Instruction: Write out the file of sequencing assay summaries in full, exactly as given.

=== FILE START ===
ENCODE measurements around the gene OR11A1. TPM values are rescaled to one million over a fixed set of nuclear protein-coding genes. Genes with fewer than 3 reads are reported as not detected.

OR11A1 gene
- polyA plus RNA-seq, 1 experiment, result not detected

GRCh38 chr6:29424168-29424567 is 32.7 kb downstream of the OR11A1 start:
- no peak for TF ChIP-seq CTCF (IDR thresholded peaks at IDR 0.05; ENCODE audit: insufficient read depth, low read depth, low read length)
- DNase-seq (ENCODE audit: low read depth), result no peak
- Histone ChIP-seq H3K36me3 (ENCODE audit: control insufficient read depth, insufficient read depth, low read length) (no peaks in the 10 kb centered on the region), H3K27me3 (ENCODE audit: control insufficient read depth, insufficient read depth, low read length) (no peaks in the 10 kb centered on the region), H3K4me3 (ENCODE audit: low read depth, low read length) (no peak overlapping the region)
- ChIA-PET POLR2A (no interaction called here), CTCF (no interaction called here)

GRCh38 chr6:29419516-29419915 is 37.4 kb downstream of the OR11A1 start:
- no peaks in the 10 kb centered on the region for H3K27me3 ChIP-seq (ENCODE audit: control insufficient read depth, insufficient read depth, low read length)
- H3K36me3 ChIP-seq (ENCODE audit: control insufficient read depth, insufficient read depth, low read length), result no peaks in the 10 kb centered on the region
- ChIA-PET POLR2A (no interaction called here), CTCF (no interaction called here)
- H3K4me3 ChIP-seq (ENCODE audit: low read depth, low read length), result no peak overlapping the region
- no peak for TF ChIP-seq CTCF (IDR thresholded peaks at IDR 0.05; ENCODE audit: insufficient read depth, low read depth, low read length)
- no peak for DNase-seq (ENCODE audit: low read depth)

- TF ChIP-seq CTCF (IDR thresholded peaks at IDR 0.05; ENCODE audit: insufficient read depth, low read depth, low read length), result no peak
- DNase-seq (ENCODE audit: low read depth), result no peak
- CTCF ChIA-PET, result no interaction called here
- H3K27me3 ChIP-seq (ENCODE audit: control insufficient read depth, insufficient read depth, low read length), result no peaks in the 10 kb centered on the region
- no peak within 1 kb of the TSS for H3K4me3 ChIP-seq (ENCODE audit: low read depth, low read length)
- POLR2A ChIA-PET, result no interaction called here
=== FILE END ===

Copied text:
ENCODE measurements around the gene OR11A1. TPM values are rescaled to one million over a fixed set of nuclear protein-coding genes. Genes with fewer than 3 reads are reported as not detected.

OR11A1 gene
- polyA plus RNA-seq, 1 experiment, result not detected

GRCh38 chr6:29424168-29424567 is 32.7 kb downstream of the OR11A1 start:
- no peak for TF ChIP-seq CTCF (IDR thresholded peaks at IDR 0.05; ENCODE audit: insufficient read depth, low read depth, low read length)
- DNase-seq (ENCODE audit: low read depth), result no peak
- Histone ChIP-seq H3K36me3 (ENCODE audit: control insufficient read depth, insufficient read depth, low read length) (no peaks in the 10 kb centered on the region), H3K27me3 (ENCODE audit: control insufficient read depth, insufficient read depth, low read length) (no peaks in the 10 kb centered on the region), H3K4me3 (ENCODE audit: low read depth, low read length) (no peak overlapping the region)
- ChIA-PET POLR2A (no interaction called here), CTCF (no interaction called here)

GRCh38 chr6:29419516-29419915 is 37.4 kb downstream of the OR11A1 start:
- no peaks in the 10 kb centered on the region for H3K27me3 ChIP-seq (ENCODE audit: control insufficient read depth, insufficient read depth, low read length)
- H3K36me3 ChIP-seq (ENCODE audit: control insufficient read depth, insufficient read depth, low read length), result no peaks in the 10 kb centered on the region
- ChIA-PET POLR2A (no interaction called here), CTCF (no interaction called here)
- H3K4me3 ChIP-seq (ENCODE audit: low read depth, low read length), result no peak overlapping the region
- no peak for TF ChIP-seq CTCF (IDR thresholded peaks at IDR 0.05; ENCODE audit: insufficient read depth, low read depth, low read length)
- no peak for DNase-seq (ENCODE audit: low read depth)

- TF ChIP-seq CTCF (IDR thresholded peaks at IDR 0.05; ENCODE audit: insufficient read depth, low read depth, low read length), result no peak
- DNase-seq (ENCODE audit: low read depth), result no peak
- CTCF ChIA-PET, result no interaction called here
- H3K27me3 ChIP-seq (ENCODE audit: control insufficient read depth, insufficient read depth, low read length), result no peaks in the 10 kb centered on the region
- no peak within 1 kb of the TSS for H3K4me3 ChIP-seq (ENCODE audit: low read depth, low read length)
- POLR2A ChIA-PET, result no interaction called here